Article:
GE HealthCare recalls body scanners over risk of trapping, crushing patients 

GE HealthCare issued a recall of 688 of its Nuclear Medicine 600/800 Series Systems after identifying an issue that could lead to the machine's detector falling and trapping or crushing a patient. In a Feb. 15 statement, the FDA classified this as a Class I recall because the faulty machines could result in serious injury or death.

The reason for the recall is that "there is a risk that the ball screw that serves as design mitigation for the suspended mass of the detector may fail," the FDA recall statement said. "Additionally, some devices are also missing a safety key that should prevent the detector from a catastrophic fall when the ball screw fails. If the ball screw fails and the safety key is missing, the 1212-pound (550-kg) detector could fall, potentially crushing or trapping a patient, which may result in serious injury or death."

There have not been any reports of injuries or deaths related to the issue. 

The recalled products, distributed between April 1, 2018, and Dec. 16, 2022, include Nuclear Medicine 600/800 Series systems models Brivo 615; Discovery NM 630; Optima 640; Discovery NM/CT: 670 DR, 670 ES, 670 Pro, 670 CZT; NM: 830, 830ES; and NM/CT: 850, 850 ES, 860, 860 ES, 870 CZT, 870 DR and 870 ES.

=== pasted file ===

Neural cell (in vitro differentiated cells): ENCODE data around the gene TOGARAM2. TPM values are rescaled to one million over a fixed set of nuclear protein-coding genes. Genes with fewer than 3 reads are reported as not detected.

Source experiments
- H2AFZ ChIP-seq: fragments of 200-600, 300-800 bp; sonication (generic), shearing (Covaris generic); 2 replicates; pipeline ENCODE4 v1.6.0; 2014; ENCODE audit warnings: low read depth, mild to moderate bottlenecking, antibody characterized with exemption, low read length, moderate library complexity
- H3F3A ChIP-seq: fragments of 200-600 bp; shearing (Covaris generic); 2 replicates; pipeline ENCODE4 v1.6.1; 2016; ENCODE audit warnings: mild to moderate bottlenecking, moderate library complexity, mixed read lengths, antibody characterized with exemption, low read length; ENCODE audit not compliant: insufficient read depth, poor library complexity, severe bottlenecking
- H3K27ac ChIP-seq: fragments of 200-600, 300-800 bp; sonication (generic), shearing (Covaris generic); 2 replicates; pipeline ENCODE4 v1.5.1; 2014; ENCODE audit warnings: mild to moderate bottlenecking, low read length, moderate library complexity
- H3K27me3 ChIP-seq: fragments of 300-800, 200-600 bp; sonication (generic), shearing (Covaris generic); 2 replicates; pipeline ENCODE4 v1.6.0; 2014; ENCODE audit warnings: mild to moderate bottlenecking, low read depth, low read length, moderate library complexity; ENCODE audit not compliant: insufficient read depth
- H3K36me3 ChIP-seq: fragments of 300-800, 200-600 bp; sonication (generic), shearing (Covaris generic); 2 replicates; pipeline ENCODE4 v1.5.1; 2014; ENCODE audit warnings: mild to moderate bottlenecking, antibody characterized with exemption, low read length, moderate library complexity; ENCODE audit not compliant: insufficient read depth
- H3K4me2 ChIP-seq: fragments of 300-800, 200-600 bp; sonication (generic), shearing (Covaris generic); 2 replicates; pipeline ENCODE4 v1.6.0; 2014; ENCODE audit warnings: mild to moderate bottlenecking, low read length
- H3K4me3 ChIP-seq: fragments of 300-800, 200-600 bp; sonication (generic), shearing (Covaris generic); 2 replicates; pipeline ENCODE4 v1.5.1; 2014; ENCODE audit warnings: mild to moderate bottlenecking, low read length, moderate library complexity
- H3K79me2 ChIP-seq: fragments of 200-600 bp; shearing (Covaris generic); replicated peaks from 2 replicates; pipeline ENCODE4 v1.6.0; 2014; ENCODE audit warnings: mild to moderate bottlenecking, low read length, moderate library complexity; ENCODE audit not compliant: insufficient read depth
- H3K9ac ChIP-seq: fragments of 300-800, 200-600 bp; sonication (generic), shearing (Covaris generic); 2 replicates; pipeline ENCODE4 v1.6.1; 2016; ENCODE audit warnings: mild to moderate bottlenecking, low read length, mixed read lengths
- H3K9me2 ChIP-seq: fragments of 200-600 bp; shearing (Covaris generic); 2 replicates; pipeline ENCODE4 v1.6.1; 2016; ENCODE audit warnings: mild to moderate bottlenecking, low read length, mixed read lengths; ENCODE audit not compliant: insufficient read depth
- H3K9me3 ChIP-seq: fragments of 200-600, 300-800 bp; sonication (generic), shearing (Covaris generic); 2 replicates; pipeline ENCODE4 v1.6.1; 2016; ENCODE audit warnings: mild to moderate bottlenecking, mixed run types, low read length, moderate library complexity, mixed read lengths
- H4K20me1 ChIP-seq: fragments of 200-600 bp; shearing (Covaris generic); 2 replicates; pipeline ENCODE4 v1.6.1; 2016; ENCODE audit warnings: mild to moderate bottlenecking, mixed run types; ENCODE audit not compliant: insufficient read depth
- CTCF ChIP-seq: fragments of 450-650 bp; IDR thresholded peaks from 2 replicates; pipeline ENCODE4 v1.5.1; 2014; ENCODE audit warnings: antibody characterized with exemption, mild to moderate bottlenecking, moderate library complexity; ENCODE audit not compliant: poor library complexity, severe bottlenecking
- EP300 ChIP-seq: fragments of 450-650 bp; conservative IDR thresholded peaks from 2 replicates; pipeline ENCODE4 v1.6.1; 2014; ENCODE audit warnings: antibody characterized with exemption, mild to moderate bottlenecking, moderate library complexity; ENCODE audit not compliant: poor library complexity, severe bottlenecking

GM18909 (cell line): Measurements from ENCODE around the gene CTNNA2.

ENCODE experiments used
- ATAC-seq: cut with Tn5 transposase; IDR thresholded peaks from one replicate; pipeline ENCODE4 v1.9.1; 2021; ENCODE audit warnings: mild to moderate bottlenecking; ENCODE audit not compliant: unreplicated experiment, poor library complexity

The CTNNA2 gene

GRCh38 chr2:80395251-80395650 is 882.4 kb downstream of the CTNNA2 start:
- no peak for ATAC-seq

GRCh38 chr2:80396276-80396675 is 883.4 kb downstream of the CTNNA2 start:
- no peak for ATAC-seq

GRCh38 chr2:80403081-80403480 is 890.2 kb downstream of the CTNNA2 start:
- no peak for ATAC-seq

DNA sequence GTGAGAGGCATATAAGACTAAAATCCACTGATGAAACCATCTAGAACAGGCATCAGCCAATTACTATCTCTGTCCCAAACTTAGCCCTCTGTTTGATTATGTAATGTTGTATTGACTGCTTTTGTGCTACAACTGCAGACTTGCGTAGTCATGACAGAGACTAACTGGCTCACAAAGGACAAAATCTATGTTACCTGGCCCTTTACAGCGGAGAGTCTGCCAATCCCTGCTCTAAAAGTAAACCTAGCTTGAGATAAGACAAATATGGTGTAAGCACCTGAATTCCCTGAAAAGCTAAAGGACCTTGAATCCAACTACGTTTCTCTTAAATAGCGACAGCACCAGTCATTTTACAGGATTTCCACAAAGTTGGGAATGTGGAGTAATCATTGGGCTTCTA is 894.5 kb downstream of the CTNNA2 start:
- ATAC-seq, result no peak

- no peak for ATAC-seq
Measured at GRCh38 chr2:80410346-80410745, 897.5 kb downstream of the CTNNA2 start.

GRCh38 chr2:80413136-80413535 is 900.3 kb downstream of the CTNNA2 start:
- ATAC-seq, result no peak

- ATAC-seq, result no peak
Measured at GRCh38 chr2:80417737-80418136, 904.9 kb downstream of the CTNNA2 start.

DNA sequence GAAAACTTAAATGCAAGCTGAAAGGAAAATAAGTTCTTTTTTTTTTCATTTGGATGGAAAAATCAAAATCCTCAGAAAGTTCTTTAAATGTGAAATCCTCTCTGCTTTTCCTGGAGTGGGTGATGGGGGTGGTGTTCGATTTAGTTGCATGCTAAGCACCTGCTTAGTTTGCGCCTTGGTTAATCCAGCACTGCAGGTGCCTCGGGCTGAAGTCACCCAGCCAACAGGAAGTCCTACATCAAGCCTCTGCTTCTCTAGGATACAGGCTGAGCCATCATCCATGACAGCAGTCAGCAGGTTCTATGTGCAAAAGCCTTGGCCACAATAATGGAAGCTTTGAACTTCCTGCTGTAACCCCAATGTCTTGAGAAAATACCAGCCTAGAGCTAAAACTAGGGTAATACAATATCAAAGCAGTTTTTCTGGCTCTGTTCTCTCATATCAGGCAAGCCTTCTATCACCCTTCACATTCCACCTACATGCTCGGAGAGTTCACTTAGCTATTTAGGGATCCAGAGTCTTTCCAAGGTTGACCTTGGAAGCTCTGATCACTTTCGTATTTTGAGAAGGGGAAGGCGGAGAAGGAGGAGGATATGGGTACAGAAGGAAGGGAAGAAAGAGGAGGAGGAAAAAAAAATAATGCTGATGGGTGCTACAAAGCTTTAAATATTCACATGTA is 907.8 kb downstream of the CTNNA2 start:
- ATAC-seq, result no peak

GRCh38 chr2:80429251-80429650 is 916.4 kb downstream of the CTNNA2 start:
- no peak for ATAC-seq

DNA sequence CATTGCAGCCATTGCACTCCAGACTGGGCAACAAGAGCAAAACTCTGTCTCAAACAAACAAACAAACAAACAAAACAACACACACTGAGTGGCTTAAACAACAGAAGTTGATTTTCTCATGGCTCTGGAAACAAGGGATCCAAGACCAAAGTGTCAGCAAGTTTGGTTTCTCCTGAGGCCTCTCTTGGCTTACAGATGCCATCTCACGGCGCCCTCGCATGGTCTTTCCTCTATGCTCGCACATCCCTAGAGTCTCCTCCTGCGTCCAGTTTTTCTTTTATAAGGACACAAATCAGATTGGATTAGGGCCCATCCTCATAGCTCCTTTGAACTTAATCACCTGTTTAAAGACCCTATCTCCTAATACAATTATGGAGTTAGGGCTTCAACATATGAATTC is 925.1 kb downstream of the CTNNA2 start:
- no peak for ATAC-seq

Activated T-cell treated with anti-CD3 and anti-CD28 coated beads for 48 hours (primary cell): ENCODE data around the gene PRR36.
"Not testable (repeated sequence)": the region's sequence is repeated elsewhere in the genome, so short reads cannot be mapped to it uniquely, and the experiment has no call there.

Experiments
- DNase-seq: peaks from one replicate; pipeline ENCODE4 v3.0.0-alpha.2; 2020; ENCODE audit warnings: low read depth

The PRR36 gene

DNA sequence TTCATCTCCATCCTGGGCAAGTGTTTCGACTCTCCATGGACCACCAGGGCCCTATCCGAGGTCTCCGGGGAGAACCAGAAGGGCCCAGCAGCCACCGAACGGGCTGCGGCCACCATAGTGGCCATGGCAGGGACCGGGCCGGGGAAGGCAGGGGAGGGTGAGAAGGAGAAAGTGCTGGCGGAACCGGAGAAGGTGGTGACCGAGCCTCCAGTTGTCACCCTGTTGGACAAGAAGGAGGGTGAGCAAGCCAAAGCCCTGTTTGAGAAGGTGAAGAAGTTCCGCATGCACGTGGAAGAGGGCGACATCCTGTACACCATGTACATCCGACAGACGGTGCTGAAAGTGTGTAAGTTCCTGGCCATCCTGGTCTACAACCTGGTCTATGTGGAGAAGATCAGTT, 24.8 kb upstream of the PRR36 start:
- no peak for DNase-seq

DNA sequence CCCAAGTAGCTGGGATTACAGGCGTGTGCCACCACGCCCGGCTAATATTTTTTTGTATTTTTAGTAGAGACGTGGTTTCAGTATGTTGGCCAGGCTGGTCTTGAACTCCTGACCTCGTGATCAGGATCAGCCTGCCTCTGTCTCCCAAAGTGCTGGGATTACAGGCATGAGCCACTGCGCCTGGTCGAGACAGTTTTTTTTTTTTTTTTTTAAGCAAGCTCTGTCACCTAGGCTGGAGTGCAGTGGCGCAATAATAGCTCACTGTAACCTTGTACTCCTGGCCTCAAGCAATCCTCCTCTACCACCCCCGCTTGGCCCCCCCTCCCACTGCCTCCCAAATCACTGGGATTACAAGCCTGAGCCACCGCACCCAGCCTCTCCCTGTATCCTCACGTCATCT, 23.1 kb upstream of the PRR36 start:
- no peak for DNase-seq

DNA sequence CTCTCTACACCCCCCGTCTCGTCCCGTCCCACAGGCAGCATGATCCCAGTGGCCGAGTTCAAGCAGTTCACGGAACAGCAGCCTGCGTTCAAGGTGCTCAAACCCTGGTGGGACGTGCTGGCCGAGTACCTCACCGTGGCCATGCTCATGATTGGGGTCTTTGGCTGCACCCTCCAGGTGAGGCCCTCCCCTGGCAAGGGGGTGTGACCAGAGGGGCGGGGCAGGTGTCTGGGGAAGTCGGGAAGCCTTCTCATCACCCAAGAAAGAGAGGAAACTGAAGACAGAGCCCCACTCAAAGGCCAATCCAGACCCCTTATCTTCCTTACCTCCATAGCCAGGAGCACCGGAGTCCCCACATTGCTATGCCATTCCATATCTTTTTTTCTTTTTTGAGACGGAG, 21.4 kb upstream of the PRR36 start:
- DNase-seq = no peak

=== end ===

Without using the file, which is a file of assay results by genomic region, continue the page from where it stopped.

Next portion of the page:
GE first sent an Urgent Medical Device Correction letter to hospitals using these nuclear medicine machines on Dec. 18, identifying and notifying them of the potential risks. The letter recommended healthcare systems stop using the machines until an inspection was completed by GE's service technicians. Of the approximately 1,850 potentially affected systems, GE Healthcare has inspected nearly all that are installed, and eight were found with a missing safety key. These systems were corrected and returned back to clinical use, the company said. 

"Patient safety is our top priority. We have completed nearly all inspections of potentially impacted devices to ensure the safety key mitigation was appropriately implemented and cleared those systems for clinical use," a GE Healthcare spokesperson told Becker's. "There are no reports of patient injury or detector collapse as a result of this issue."

The company said it is working diligently to complete the remaining inspections as soon as possible. 

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